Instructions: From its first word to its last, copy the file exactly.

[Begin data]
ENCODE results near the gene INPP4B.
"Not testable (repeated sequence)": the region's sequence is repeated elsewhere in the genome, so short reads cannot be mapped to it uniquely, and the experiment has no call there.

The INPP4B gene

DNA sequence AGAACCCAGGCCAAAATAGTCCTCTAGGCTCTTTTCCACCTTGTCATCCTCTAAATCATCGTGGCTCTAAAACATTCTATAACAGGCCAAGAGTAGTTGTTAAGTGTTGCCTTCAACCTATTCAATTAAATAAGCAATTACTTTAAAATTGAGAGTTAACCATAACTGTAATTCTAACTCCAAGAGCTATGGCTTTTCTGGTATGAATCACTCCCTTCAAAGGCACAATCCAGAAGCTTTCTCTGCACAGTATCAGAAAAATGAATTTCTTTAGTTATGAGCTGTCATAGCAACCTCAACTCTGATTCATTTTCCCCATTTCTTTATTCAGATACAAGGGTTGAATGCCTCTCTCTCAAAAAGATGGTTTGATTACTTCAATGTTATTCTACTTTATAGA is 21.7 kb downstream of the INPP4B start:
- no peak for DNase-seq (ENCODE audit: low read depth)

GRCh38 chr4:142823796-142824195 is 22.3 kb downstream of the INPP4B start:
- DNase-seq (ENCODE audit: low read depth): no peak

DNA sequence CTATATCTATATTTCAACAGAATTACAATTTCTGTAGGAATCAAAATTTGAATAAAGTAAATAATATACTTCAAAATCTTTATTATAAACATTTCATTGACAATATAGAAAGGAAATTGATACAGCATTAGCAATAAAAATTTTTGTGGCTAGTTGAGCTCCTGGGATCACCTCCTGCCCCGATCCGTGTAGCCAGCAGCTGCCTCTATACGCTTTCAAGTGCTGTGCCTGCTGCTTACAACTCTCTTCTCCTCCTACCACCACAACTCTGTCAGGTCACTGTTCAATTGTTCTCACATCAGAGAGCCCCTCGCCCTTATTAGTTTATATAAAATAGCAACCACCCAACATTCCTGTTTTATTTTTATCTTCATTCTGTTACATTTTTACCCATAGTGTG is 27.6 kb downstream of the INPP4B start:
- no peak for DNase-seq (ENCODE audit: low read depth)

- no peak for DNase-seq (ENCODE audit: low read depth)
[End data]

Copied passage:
ENCODE results near the gene INPP4B.
"Not testable (repeated sequence)": the region's sequence is repeated elsewhere in the genome, so short reads cannot be mapped to it uniquely, and the experiment has no call there.

The INPP4B gene

DNA sequence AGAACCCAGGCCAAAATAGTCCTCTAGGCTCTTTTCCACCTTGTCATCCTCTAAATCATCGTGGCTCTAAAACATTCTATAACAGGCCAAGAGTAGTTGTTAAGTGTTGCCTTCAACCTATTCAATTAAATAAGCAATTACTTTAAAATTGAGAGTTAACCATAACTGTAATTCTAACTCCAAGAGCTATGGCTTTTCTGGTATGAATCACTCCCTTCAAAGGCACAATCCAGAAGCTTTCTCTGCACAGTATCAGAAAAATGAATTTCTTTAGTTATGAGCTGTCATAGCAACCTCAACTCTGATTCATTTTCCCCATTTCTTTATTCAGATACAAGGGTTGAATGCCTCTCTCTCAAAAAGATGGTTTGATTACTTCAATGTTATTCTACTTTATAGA is 21.7 kb downstream of the INPP4B start:
- no peak for DNase-seq (ENCODE audit: low read depth)

GRCh38 chr4:142823796-142824195 is 22.3 kb downstream of the INPP4B start:
- DNase-seq (ENCODE audit: low read depth): no peak

DNA sequence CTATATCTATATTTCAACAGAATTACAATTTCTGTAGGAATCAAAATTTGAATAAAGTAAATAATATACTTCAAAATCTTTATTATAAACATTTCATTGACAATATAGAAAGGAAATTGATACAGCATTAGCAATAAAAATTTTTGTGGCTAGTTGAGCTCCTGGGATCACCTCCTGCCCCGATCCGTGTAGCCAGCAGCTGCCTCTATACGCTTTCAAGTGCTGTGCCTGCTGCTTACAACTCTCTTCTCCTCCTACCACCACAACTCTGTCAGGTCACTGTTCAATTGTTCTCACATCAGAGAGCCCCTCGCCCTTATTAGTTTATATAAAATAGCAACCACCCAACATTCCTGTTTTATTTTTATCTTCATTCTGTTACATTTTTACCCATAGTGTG is 27.6 kb downstream of the INPP4B start:
- no peak for DNase-seq (ENCODE audit: low read depth)

- no peak for DNase-seq (ENCODE audit: low read depth)